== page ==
Sat Jul 22, 2017 01:00AM
US Special Operations Commander General Raymond Thomas (File photo)
US Special Operations Commander General Raymond Thomas (File photo)

US Special Operations Forces Commander General Raymond Thomas has confirmed reports about the end of the CIA’s years-long covert program to arm and train militant groups in Syria.

General Thomas told a security forum in Colorado on Friday that the decision by the administration of President Donald Trump was not intended to please Russia, which has been running a military campaign against terrorist groups in Syria since 2015.

“At least from what I know about that program and the decision to end it, absolutely not a sop to the Russians,” Thomas said at the Aspen Security Forum. “It was, I think, based on an assessment of the nature of the program, what we’re trying to accomplish, the viability going forward ... tough, tough decision.”

According to a report by The Washington Post, Trump had decided to end the program a month ago in an alleged attempt to curry favor with Moscow.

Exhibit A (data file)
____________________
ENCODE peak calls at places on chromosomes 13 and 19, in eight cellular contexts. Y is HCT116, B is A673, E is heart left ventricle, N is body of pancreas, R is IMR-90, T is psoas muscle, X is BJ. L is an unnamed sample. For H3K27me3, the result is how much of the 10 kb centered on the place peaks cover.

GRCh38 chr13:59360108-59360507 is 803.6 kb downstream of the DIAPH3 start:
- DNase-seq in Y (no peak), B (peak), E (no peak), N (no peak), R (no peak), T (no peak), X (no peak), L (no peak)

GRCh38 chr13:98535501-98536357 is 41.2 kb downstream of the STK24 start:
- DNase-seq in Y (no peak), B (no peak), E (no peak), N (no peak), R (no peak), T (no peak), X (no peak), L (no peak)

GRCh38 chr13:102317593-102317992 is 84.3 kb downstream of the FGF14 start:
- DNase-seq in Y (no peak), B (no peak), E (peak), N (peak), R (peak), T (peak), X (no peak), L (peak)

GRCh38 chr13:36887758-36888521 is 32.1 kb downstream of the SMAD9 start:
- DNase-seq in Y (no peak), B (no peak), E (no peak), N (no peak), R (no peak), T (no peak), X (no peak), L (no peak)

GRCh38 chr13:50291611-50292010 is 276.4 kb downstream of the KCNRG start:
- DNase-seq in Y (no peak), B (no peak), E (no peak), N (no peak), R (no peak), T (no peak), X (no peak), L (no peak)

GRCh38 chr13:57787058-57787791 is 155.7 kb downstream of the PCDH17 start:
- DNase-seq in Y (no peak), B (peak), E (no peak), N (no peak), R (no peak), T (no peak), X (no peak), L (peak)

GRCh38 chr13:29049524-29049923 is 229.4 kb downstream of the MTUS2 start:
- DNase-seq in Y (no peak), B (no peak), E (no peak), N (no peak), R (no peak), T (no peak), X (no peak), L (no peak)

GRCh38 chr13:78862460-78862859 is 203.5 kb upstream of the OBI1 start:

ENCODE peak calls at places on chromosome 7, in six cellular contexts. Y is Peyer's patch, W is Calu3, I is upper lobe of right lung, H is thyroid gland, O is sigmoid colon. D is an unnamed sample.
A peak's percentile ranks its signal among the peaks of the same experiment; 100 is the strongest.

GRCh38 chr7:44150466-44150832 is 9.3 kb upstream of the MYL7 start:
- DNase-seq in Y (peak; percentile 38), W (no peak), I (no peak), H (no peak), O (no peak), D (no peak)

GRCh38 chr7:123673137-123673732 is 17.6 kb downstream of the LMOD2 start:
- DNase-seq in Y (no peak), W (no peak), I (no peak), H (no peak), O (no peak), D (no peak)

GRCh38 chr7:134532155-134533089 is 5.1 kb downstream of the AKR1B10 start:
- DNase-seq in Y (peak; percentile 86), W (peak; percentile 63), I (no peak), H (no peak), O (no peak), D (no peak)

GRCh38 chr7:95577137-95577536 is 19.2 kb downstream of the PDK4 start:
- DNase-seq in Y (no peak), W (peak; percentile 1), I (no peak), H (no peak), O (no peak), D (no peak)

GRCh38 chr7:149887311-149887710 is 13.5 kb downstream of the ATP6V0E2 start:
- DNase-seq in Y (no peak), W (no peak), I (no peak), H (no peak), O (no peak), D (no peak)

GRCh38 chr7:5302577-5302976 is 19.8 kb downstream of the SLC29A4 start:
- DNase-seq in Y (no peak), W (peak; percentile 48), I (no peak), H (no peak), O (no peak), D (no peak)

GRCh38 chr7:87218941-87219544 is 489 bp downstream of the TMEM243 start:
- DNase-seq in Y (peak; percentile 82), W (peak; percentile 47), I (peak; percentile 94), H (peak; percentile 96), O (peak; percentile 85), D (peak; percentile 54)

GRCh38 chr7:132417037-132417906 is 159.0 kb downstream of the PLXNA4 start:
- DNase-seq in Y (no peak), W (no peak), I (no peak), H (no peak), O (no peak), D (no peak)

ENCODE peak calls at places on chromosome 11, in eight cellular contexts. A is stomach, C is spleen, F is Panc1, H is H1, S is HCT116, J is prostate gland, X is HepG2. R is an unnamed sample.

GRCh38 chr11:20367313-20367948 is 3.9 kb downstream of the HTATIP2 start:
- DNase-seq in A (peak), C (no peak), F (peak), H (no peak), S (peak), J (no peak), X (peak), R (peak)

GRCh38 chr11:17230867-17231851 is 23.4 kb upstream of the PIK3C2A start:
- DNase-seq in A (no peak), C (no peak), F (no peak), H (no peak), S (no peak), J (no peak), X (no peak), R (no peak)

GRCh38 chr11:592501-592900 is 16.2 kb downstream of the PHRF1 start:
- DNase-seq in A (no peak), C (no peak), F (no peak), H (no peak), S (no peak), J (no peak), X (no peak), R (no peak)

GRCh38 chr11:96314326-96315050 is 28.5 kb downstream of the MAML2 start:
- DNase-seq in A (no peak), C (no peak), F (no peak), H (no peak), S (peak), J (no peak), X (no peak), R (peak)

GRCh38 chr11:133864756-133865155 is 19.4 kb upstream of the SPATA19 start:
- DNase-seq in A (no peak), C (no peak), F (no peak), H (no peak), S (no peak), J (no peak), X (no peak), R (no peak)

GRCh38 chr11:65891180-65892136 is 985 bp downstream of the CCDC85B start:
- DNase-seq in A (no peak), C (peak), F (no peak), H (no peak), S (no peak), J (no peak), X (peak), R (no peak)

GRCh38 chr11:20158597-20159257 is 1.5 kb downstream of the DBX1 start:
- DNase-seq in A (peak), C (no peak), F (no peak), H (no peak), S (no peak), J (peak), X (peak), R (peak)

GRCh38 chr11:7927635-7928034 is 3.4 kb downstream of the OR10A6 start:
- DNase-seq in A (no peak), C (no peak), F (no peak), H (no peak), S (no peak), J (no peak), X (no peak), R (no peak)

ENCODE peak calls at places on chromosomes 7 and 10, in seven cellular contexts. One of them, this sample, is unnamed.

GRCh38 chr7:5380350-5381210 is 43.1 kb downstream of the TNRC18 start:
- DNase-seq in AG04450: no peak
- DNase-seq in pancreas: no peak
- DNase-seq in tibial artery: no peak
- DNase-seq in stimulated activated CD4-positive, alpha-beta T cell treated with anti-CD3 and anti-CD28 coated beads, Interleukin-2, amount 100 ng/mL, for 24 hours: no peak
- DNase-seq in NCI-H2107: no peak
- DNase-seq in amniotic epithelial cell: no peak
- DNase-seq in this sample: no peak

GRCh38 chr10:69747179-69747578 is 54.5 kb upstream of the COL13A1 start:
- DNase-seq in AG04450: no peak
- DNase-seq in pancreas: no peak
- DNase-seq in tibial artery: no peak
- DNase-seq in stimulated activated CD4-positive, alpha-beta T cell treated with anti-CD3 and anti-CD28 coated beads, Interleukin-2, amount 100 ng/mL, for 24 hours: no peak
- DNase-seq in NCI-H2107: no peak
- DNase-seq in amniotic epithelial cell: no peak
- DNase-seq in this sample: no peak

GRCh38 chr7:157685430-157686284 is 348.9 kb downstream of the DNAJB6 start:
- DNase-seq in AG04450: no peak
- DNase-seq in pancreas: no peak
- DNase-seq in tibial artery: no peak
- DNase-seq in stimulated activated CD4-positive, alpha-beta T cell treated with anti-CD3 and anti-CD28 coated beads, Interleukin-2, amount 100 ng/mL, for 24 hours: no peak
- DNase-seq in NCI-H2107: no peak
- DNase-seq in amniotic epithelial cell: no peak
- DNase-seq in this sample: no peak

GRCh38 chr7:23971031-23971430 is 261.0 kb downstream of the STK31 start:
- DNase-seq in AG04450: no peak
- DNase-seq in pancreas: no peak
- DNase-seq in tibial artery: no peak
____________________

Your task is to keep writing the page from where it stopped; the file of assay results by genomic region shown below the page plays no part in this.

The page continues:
The CIA program began in 2013 as part of the efforts by the administration of former President Barack Obama to overthrow Syrian President Bashar al-Assad but produced no tangible results.

In fact, many of the armed and trained rebels in the $500 million program either defected to Daesh and other radical groups or gave up their weapons.

A Syrian rebel fighter fires a weapon in Ain Tarma, in the eastern Ghouta area, a rebel stronghold east of the capital Damascus, on July 17, 2017.
A Syrian rebel fighter fires a weapon in Ain Tarma, in the eastern Ghouta area, a rebel stronghold east of the capital Damascus, on July 17, 2017.

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Thomas has been the most high-ranking US official to address the report. Both the White House and the CIA have declined to publicly discuss the matter.

He tried to retract the statements soon after his address, telling reporters that his statements did not confirm anything because he was just referring to “public reporting.”

“It is so much more complex than even I can describe, that’s not necessarily an organization that I’ve been affiliated with but a sister, parallel activity that had a tough and, some would argue, impossible mission based on the approach we took,” the general said.

If true, the decision would not end America’s military involvement in Syria. In May, Trump authorized a plan to arm the so-called Syrian Democratic Forces -- a Kurdish militant group – using the Pentagon’s funds.

He also signed off a separate effort by the US military to support other Syrian rebel groups with air strikes, according to the Post.